Using Rubrics Jennifer Ahern-Dodson | Thompson Writing Program Yvonne Belanger | Center for Instructional Technology Jessica Thornton | Provost Office Duke UniversityAssessment Roundtable 23 April 2012
Rubrics:What about them? • Background • Getting you Started - Audience Participation • Examples from Across Duke • Take-aways • Question and Answer • Sign-in! • Handouts Available
Overview: What exactly are Rubrics? • Word Root: Red Ink • In the mid-90s reframed as a evaluation tool • A scoring tool that lays out specific expectations for an assignment • Divides assignment into its component parts • Can include descriptions of acceptable and unacceptable performance
Overview: Why use Rubrics? • Help with Grading • Communicate Expectations to Students • Sharing Best Practices • Program Assessment
Overview:Components of Rubrics • Task Description • Dimensions • Scale • Description of Performance at each level and dimension
Overview:Thinking outside the Box Rubrics are not necessarily: • Quantitative • Summative • Tied to Grades • Useful only at the assignment level • Comprehensive • Boring checklists
Naming what Matters • What do you most care about students learning? • How is this communicated to students (mission statement, syllabus, application)? • What skills or experiences do they need to get there?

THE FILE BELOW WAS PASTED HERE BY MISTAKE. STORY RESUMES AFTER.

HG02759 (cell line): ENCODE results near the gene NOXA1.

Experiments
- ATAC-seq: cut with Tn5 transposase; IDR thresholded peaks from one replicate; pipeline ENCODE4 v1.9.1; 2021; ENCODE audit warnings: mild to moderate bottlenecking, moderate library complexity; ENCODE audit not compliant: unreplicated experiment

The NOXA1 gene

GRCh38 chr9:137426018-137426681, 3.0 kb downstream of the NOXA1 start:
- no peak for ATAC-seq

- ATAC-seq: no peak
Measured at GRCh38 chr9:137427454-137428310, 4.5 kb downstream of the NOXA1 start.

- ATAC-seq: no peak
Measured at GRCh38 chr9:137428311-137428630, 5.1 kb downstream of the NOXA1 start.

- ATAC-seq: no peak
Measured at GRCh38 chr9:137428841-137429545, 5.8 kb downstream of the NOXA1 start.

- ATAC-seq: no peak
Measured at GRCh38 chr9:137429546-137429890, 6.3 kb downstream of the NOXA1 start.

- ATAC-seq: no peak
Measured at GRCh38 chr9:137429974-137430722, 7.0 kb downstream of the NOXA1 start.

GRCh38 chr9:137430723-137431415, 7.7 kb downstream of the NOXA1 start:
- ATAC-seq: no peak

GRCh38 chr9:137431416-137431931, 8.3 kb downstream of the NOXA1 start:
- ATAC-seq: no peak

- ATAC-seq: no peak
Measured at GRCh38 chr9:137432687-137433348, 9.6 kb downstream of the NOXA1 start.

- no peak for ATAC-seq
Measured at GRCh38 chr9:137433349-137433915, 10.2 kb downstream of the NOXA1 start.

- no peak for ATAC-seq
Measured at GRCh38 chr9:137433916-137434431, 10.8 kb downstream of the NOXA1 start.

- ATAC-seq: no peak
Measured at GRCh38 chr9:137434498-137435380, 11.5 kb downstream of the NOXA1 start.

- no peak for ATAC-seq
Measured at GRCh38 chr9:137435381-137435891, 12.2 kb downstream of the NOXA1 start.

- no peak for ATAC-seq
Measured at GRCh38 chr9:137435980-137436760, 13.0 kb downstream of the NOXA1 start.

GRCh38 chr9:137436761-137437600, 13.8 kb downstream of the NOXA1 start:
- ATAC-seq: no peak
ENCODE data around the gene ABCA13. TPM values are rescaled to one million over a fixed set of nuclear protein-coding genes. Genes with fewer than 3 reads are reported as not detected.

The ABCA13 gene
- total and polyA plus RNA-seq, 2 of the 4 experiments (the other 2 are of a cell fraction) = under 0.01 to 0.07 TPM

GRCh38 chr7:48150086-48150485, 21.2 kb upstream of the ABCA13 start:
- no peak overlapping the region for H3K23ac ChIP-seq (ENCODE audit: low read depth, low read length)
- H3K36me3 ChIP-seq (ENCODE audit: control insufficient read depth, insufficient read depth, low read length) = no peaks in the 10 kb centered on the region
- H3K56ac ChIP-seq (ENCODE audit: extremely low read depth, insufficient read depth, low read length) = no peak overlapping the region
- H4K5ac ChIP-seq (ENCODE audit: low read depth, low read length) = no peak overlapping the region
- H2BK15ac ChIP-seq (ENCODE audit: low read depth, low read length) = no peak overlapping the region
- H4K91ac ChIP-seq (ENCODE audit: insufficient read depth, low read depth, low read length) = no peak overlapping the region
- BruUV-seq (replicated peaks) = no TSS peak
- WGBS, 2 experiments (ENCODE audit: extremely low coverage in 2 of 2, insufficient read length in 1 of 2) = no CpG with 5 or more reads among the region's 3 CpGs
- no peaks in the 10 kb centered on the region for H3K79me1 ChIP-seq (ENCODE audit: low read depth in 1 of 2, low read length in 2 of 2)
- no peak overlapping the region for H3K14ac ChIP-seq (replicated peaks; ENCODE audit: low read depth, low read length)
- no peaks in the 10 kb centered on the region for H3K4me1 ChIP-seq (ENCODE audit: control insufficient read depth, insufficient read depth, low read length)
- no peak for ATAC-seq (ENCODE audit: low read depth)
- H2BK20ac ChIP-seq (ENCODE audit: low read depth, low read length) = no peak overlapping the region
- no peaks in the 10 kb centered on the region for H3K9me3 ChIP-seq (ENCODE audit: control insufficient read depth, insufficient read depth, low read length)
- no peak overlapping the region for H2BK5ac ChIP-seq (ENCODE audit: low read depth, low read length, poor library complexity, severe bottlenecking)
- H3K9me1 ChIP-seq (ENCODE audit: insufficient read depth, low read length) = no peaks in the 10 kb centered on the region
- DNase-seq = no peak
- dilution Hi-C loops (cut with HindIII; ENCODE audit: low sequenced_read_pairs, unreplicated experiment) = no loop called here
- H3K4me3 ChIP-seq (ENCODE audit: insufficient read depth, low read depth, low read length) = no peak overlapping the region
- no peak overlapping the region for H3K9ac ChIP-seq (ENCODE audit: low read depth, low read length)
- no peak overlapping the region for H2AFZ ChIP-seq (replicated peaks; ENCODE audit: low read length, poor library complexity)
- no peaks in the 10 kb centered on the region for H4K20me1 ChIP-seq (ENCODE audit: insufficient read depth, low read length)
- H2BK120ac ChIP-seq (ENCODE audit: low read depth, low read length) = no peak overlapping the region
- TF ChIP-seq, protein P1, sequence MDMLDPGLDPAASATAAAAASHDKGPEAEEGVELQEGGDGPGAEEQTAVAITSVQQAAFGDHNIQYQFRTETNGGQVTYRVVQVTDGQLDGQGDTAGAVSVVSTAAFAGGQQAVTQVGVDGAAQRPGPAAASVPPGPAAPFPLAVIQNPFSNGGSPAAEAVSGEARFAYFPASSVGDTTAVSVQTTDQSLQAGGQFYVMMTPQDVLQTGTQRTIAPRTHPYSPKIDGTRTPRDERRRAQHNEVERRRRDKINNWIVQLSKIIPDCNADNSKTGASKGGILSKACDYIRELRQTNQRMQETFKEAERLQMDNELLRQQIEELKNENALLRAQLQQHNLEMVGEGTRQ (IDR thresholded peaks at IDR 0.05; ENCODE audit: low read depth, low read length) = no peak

Getting Specific: What would Success Look like? • Name at least one learning goal and describe (or bullet list) what it would look like if students mastered that goal. Concept: “backwards design”
Aligning for Learning • What do you want students to be able to do by the end of the project/course?(Learning goals) • How do you give them practice in those goals? (Teaching or Mentoring Strategies) • How do you know that they are learning (in process) and have learned (at end) these goals? (Feedback strategies and evaluation)
Take-Aways:How to Get Started • Start Small • Start with one assignment • Keep learning goals at center • Scaffolding
Take-Aways:How to Create a Rubric • Abundance of Rubrics on the Internet • Easy to create and make your own • Build consensus in your program or department
Resources • AAC&U VALUE Rubrics • Available at assessment.aas.duke.edu • Book: Introduction to Rubrics (Stevens & Levi) • Article: On the “Uses” of Rubrics: Reframing the Great Rubric Debate (Turley & Gallagher)
Thank you! Questions? Thoughts? Feedback?
Making it yours:How to build it? Get Consensus? • Subject Matter Expert Driven • Interview faculty individually or in small groups • Determine dimensions and descriptions of performance from interviews • This approach may need assistance on the front-end
Making it yours:How to build it? Get Consensus? • Ground up Approach • Start with a blank rubric • Ask faculty to score and make notes • Rubric will evolve over time with feedback